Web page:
Resilience in childhood

How to Help Your Child Be Resilient

In Child Counselling, child development, Goals, Individual Counselling, loss of a loved one, relationship counselling, separation/divorce, Student Counselling by Dannika M.S.W., R.S.W.Leave a Comment

What Is Resilience and Why Do We Need It?

Resilience can be defined as the ability to recover quickly from difficulties; to be able to strengthen ourselves when faced with adversity. Why do we need it? As a species if we weren’t resilient than we wouldn’t be alive; it’s a simple as that! In order to bounce back from extreme conditions, illness, climate change, and natural disasters, resilience is required.

How Do We Build Resilience?

Your child experiences many things which can bring on stress, especially in our ever-changing world. From screen time, conflict with peers, environmental factors and relationship stress, it is not uncommon to have stress in our lives. Parents face increasingly challenging times in not only understanding their child’s stresses and problems, but also in wondering how to help their child overcome these challenges and be resilient in the face of adversity. Parents often ask themselves, how do I build my child’s confidence in overcoming the problems they face? Here are a couple ideas in increasing your child’s capacity for resilience.

Reframe the Problem

One of the best ways we can teach our children about resilience is to help them learn from their problems rather than focus on them. Shifting from a problem-focused perspective to a solution-focused one, is what we call reframing. Reframing can be accomplished by asking yourself or have your child ask themselves, what can I learn from this? What am I missing here? Is this an opportunity to build a new skill? By looking at the problem as an opportunity to learn or grow, we reframe our perspective from the problem toward a solution.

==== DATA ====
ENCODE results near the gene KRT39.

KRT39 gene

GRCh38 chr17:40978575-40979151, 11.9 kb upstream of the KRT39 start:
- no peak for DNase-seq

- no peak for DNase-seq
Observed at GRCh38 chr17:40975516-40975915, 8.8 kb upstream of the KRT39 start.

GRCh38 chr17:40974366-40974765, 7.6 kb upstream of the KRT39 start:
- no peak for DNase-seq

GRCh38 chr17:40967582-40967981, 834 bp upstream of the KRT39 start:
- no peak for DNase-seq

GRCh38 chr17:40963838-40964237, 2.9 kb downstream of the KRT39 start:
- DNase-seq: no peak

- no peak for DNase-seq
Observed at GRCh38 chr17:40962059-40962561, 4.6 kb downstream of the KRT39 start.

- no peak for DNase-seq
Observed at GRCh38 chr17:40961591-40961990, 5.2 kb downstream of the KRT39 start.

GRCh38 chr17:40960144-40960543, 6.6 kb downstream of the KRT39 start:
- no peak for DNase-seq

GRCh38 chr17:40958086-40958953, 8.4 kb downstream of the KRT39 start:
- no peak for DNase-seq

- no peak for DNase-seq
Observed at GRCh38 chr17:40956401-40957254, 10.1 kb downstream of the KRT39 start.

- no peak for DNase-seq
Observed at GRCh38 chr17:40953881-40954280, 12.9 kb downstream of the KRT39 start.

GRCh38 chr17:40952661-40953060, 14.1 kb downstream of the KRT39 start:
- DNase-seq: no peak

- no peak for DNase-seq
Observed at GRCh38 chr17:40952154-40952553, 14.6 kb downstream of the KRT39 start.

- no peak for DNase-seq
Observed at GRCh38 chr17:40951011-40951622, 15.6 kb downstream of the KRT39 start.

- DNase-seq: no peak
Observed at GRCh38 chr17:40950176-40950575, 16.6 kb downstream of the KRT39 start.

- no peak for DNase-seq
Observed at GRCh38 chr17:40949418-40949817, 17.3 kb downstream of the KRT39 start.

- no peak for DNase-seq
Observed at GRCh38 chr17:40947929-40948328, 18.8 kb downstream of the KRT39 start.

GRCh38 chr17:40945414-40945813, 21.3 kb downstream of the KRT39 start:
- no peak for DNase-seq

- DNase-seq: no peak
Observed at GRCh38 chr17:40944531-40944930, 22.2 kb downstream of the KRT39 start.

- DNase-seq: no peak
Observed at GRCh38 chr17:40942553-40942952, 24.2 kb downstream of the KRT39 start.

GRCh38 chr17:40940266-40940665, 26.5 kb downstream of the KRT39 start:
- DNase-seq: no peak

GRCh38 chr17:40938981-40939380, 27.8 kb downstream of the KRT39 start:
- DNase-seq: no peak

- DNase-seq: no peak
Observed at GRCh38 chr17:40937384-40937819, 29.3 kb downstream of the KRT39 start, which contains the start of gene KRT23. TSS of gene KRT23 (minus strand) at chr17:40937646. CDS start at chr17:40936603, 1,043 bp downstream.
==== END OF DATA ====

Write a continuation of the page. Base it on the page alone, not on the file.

Accept that Problems Are a Part of Life

No matter what kind of parent you are, children will all eventually experience some type of problem. Whether it is a four-year-old child experiencing the stress of going to kindergarten for the first time, an eight-year-old child experiencing bullying, or a fourteen-year-old youth who is going to high school, it’s all stress for the child experiencing it! Letting your child experience difficulty and learn to cope and manage, will assist them in believing they are capable of navigating adversity. It will help them to be more accepting of challenges and engage their own problem-solving skills. In learning acceptance, a child will have skills to move forward from a challenge in a positive way.

Stop Living for “If Only”

Many of us experience the thought “if only.”  It can sound like, “If only I had enough money for… then all of my problems would disappear” or, “If only I could get …. then I would be successful.” The concern with this type of thinking is that there will always be a new problem that pops up once the previous one is resolved. Our children listen and learn from us and start to believe the flawed “If only” statements and subsequently that they should be able to avoid problems from occurring. Research shows that even when we solve a problem, our mind will adjust to our new norm, and then begin to once again look for problems. If we start to change the way we look at problems, rather than thinking, “if only I were able to solve this problem I would be happy” we can learn to live with problems in our lives, accept that this is ok and overall feel a greater sense of contentment.

Encourage Your Child To Adopt a Growth Mindset

Stanford psychologist Carol Dweck (2006) has studied the way our brains work, specifically looking at a fixed versus growth mindset. With individuals who have a fixed mindset, we assume that our intelligence, creative ability and personalities are static, meaning they cannot be changed in any meaningful way. As a result, we tend to think of success as a confirmation of these qualities and therefore we focus on avoiding failure.